difficulty with group socializing, or just snobbery?

Postby calvinTO » Sun Nov 12, 2017 4:21 am

Here it is, a Saturday night. I've just finished a team game in a league I've been part of for 10 years. (Every year, the teams are scrambled, so you get to know a lot of the regulars.) And as usual, some of the guys go out for drinks after. Anyone can join in. So what do I do? Go home.

In some ways, I dread these group situations where the conversation is light and the banter is friendly with an emphasis on "fun." Me, I'm a more serious guy and I don't do "superficial" well. I will say that I can socialize well, I know how to make small talk, I've introduced myself to strangers at parties, all of it. But after a period of this kind of "fun" talk I feel absolutely lost and just want to go and hide. It exhausts me.

Part of the dynamic is a talent bar. It usually works that in this league there are a number of very good players and, yes, it plays out like high school, where the jocks are cool etc etc. (I'm in the mid range of talent.) Some of these guys (not all, by any means) perhaps unwittingly (or wittingly) play out those high school dynamics, where the only thing that recommends them is the skill in this sport. Otherwise, they're nothing special. So, yes, there's a "pecking order," implicit or otherwise.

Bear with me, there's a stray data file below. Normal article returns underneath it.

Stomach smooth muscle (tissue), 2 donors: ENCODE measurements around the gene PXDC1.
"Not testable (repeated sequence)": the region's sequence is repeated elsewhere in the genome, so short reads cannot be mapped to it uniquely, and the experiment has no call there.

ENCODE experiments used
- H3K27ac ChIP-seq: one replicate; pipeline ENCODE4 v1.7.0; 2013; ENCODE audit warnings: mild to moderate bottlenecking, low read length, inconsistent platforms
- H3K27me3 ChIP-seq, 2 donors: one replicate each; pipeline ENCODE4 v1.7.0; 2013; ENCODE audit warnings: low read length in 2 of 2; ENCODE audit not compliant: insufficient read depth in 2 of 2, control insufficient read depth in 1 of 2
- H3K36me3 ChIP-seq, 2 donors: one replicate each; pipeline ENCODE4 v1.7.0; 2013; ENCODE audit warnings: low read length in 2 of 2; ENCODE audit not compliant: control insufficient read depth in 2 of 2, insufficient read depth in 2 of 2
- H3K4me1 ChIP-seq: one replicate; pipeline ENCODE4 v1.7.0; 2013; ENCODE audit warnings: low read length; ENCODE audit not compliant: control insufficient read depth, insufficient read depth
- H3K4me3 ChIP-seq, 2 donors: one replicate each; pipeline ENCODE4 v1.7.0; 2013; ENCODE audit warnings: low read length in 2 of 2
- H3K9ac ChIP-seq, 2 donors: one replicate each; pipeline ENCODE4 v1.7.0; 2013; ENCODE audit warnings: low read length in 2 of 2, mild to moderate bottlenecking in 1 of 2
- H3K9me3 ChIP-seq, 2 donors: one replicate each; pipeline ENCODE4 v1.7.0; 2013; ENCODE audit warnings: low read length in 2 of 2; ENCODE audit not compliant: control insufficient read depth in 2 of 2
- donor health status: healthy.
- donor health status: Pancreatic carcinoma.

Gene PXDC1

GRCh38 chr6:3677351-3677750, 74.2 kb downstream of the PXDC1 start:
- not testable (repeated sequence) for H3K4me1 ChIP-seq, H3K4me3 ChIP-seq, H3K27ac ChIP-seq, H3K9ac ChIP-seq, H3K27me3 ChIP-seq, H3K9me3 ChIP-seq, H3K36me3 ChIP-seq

I know that I can easily join these guys and put my best foot forward, ask questions, be interested, laugh at their jokes, and so on. I've done it. Some of these guys (not necessarily these A-list players) I am friends with outside the league. Yet I envy, deeply envy, the ease by which some people can just engage in these group situations. I chide myself repeatedly about staying in because, yes, I'm often lonely, and I want more friends.

I just want to really kick myself in the a**. I get so angry... I know what I need to do and how to do it. But going home and curling up with something to read with good music on the radio is almost always the preferred option. I feel protected.... until, well, I'm not, and the lonely blues rise up and tell me what a fool I'm being for not going out.
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#1

Postby tokeless » Sun Nov 12, 2017 9:22 am

Sounds like you just need to socialise with like minded people who don't do the 'superficial' stuff. You can't be who you're not so find others who you are more like. Also, there's nothing wrong with being alone but maybe just find a balance to stop the loneliness.